When a coach like Calapari says “why?? because it’s Kentucky” — that is arrogance. When the IU coach says “Why … because it’s Indiana” it’s from love and respect. That’s a big difference in my mind.

    Of course I like to win, but I don’t want to purchase the wins like that.

  • TomJameson

    I don’t know … I’m thinking that in the running for (at least) one of the greatest jumps was Oladipos junior jump. Nobody expected him to even be drafted at the beginning of his junior year and, of course, look what happened.

    Not comparing (Vic was/is a beast among beasts), just reminding us all that hard work and determination can pay off.

  • TomJameson

    Well now, not sure of where you got all the inside knowledge, but it sounds like you were with JBJ when he was communicating with, and getting all that feedback from, the NBA. LOL

    I really don’t think he was told that “he wouldn’t be drafted… period”. From what we’ve all been told in all the formats that have been put to the public, he was getting feedback as to his needs. Everything you stated was your opinion, and you are most definitely entitled to it, but please don’t try to tell it like it is fact.

    I believe the feedback was, in a nutshell, that he had to be a better defender, and his offense had to be more consistent. The more consistent offense was to develop his other weapons (floater, better to the rim, mid-range shooting) and not just his 3-point shots. A better defender needs no further defining.

    With hard work JBJ can definitely do that after this coming sophomore year. MOST definitely can do after his junior year. Personally I see him going after 3 years, but will not be surprised if he can make it after his 2nd year.

  • marcusgresham

    Here’s the thing to me about Blackmon jumping early. It would seem to me that, having a father who was a top-level recruit who never made it in the NBA, that father (who was also his coach,) would lean heavily on the kid to complete his degree to ensure a plan-B.
    Then again, his mother is a doctor, so if he gives up his scholarship it isn’t likely that he won’t be able to afford to go back to school if he doesn’t make it in the league.

  • marcusgresham

    More fire, more PG time, and a lot more muscle.

  • marcusgresham

    While I totally agree with your point, you do have to give Blackmon credit for being a lot better athlete than Alford was.

  • marcusgresham

    “I can’t see Alkins being anything other that a one-and-done.”
    I can—linebacker, tight end maybe. That kid has the potential to be a physical anomaly.

  • TomJameson

    He’ll have a longer career in basketball, especially with his skill set and size!

  • TomJameson

    I don’t think JBJ seriously thought he would go to the NBA last year. IMO he was just exploring those options to get the feedback as to what he really needed to work on. Obviously defense, but there were other things as well that I’m sure weren’t so obvious.

    JBJ is a smart cookie, and getting that feedback as well as CTCs input, that just give Blackmon a focus for his efforts. In my mind, that was a good move.

  • SilentBob

    I imagine the 65% was a slight fluke as he shot it for 70% this past high school season. But he has such a good midrange game that as he puts up more reps that should get better. It has already improved by 13% from his freshmen to junior seasons.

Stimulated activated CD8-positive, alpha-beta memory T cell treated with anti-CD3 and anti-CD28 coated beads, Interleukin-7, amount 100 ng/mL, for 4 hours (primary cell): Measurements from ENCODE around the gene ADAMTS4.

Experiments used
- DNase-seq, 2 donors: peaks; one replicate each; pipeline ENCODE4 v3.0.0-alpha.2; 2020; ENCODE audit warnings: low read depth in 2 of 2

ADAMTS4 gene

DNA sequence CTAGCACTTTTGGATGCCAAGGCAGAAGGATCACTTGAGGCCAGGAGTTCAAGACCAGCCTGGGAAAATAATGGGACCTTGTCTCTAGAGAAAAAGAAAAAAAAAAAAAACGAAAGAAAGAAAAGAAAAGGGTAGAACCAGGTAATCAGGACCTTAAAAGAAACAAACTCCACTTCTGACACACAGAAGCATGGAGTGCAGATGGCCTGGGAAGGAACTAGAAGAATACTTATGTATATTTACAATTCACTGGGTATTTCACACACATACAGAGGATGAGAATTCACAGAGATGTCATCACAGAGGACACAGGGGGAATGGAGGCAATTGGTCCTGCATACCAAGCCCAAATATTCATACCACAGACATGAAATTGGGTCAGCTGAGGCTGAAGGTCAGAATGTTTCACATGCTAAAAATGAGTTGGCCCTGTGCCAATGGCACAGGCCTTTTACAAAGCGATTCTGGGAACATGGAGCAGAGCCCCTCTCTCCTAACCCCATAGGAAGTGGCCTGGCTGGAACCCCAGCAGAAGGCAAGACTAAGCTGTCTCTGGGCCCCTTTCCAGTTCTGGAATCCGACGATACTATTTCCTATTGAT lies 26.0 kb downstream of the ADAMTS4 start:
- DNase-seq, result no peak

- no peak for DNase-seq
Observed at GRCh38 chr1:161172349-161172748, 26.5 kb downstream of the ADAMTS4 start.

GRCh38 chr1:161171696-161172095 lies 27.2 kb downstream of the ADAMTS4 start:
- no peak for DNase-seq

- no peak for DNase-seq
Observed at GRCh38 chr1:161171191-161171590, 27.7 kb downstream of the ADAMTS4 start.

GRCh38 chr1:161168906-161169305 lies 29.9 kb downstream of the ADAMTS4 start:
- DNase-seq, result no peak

As far as the rebounds go I don’t know if it was PT or being overmatched athletically or what. He is no Noah Vonleh on the glass but I imagine it was a slight fluke as well. This an even more all star like event than the regular AAU season. I imagine he was probably paired with another big on the roster who might have stole a few rebounds from him. But even more than that he is so skilled from the midrange, with both shooting and passing, that his team was probably having him do most of his work from the high post instead of the low block which would have limited a chance for putbacks. And he might have been following some modern stretch four kid out to the three point line defensively. Either way we may have Thomas back, and Emmitt is a great rebounder as well. Rob was marked as a good rebounding guard out of high school, Juwan is a garbage guy. We should have no problem staying competitive on the boards next year if we land De’Ron and no other big. Although I’d very much like to land two quality bigs

  • Bill Graham

    As always Bob thats very well put. I think people are getting used to (other than this past yr) having a stud big man and if we get a cat like Davis we’ll have more of a big 4 and a stretch 4.

  • Bill Graham

    Brown looks like Russell Westbrook but Alkins plays like him!

  • twarrior87

    Geez, i was responding to this post directly from IUBizmark “Hard to reload when you’r losing 3-4 out of 13 players each year. That’s roughly 25-30% of your scholarship players.” I didn’t say anything positive or negative about Cal… for the record i despise Cal/UK… not sure why my comment drew such criticism.

  • twarrior87

    Tell him it’s hard to reload when you’re losing 3-4 players a year… you know your comment from above “Hard to reload when you’r losing 3-4 out of 13 players each year. That’s roughly 25-30% of your scholarship players.”